They say don’t judge a book by its cover… but more often than not, that’s exactly what we do. And Mumtaz Mustafa, a young Pakistani Rhode Island School of Design graduate and senior Art Director at HarperCollins Publishing in New York, is the woman in charge of ensuring that our inexorable judgment is not only positively inclined, but we like the book on the stands so much that we actually go ahead and buy it as well.
With the recent eBook revolution and digital reading technology reaching critical mass and swiftly changing the dynamics of the publishing world, however, Mumtaz’s job is not an easy one. But with hundreds of book cover designs—some of which have also made it to the New York Times Bestselling list—to her credit, this Karachi-born artist makes it a point to keep her designs nonpareil, impressively diverse and visually appealing, because after all, a book’s cover can be just as important as its content.
How strong has your connection with art & design been over all? Were you an artisy child or did you develop an interest later on?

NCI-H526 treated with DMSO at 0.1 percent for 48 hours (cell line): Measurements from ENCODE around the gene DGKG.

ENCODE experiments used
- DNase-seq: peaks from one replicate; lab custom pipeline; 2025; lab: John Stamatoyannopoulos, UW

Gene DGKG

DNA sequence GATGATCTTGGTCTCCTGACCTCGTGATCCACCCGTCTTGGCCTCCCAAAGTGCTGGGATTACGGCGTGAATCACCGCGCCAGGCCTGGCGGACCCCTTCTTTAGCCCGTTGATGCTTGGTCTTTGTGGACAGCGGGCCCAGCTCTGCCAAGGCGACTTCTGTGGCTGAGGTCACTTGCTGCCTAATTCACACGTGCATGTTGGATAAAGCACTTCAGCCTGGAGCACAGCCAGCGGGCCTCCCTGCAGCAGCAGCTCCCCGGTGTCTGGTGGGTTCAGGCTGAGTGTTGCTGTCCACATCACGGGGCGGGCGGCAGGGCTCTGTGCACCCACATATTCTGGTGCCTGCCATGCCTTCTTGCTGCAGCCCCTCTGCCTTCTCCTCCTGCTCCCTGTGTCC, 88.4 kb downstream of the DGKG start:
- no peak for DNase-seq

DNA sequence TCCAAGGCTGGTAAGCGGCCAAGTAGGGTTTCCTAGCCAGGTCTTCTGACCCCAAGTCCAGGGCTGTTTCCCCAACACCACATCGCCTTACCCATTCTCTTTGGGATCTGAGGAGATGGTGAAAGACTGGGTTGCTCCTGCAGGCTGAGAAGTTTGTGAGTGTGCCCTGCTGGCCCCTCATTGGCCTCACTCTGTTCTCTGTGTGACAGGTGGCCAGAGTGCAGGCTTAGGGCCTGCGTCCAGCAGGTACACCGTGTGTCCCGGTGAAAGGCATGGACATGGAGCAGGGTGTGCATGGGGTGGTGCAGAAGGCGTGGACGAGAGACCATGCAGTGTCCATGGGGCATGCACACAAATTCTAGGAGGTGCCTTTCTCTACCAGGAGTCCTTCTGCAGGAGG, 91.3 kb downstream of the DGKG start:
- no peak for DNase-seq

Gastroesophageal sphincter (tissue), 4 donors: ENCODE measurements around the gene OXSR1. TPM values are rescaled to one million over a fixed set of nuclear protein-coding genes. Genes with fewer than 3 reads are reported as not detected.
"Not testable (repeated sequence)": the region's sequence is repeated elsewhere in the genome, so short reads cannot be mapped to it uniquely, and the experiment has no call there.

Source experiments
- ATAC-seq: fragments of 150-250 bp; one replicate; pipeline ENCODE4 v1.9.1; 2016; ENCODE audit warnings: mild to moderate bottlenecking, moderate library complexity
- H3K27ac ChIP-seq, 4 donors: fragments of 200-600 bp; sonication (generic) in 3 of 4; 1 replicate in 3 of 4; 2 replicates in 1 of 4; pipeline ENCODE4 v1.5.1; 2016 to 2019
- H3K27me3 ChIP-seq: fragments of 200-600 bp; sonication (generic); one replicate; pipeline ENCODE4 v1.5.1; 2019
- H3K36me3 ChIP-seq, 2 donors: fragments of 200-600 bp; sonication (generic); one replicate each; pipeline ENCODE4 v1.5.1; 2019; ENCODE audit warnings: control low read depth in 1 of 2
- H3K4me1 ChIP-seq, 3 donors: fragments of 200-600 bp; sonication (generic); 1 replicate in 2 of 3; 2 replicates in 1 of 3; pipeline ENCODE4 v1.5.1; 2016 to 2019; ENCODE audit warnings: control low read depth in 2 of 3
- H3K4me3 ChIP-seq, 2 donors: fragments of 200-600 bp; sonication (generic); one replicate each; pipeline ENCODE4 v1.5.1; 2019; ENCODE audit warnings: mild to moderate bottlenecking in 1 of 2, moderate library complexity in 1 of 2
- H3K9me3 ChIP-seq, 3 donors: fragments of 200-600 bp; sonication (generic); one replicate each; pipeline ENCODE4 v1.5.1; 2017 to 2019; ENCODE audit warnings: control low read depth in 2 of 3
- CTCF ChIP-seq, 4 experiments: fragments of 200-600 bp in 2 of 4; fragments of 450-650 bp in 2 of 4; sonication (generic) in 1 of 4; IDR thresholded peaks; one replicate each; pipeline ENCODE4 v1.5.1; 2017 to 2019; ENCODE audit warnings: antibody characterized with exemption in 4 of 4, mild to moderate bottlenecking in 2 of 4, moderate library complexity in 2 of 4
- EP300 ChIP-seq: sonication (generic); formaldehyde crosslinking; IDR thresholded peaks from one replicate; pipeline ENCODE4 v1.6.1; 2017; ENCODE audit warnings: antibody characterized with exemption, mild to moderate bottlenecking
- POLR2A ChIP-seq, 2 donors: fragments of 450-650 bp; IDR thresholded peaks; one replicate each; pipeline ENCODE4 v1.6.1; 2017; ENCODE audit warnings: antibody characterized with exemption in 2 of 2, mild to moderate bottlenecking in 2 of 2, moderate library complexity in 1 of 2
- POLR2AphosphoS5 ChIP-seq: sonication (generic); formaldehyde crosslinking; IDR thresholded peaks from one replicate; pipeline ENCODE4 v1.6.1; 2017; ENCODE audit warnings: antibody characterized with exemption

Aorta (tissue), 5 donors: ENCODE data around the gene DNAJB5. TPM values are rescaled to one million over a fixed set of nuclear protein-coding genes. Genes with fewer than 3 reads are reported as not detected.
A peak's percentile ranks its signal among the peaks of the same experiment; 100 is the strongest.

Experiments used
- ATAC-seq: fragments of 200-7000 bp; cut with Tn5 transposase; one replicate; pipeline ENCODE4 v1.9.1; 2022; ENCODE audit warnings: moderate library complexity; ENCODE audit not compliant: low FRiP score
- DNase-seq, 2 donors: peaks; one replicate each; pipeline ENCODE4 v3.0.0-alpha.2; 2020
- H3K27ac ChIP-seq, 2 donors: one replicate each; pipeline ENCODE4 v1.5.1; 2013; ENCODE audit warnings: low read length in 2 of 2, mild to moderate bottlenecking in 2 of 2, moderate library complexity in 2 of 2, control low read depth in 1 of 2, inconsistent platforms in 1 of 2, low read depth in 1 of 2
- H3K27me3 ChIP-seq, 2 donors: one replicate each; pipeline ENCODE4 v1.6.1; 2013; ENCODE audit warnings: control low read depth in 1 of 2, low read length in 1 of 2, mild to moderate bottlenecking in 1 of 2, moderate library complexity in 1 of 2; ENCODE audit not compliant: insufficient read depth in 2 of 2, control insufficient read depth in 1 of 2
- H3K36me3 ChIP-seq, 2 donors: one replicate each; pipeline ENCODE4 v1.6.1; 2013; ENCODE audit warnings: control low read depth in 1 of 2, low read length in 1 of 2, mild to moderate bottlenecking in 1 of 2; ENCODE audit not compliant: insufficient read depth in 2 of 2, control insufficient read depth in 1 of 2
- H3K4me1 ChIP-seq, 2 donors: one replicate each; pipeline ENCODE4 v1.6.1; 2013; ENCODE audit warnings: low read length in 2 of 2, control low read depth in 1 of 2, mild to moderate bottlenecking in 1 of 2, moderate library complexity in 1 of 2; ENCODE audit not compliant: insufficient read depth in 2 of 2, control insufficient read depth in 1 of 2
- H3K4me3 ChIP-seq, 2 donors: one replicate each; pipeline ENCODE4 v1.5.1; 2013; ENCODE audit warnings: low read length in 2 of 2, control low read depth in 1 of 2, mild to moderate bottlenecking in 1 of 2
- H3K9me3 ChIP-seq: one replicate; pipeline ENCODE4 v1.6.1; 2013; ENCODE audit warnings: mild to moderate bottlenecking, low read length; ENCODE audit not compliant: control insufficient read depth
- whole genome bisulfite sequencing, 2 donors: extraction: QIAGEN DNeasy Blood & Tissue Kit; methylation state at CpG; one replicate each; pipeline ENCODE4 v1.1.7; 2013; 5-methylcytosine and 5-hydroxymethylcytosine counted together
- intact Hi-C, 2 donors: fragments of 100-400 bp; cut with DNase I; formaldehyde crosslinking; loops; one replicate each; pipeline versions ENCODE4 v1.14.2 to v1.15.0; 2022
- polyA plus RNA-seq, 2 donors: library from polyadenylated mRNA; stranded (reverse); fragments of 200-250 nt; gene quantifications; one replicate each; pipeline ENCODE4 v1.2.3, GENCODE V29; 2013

I was always very inspired by my mother who is an interior designer and owned a shop called ‘Limelight by Aghas’ when we lived in Karachi. Without any background in design, she was one of the few women at the time to design her own fabrics. She used innovative materials (at the time) such as fiberglass and wrought iron and created furniture and accessories that were beyond the norm. Thanks to her I grew up among beautiful things, and was always inspired by her creativity. My father convinced me to follow her footsteps and apply to art school, and I eventually ended up attending RISD and graduated with a BFA with a concentration in Graphic Design.
So how exactly does one land a job at HarperCollins?
HarperCollins Publishers was my first real job out of college and I started there in the capacity of a design assistant nearly ten years ago. I think it was persistence that worked in my case. My first interview was ‘informational’ as they were on a hiring freeze. After a series of four interviews and many grueling months of working as a catalog designer at a toy factory during the day and at Banana Republic in Retail on nights & weekends, I finally got the call I had been obsessing about!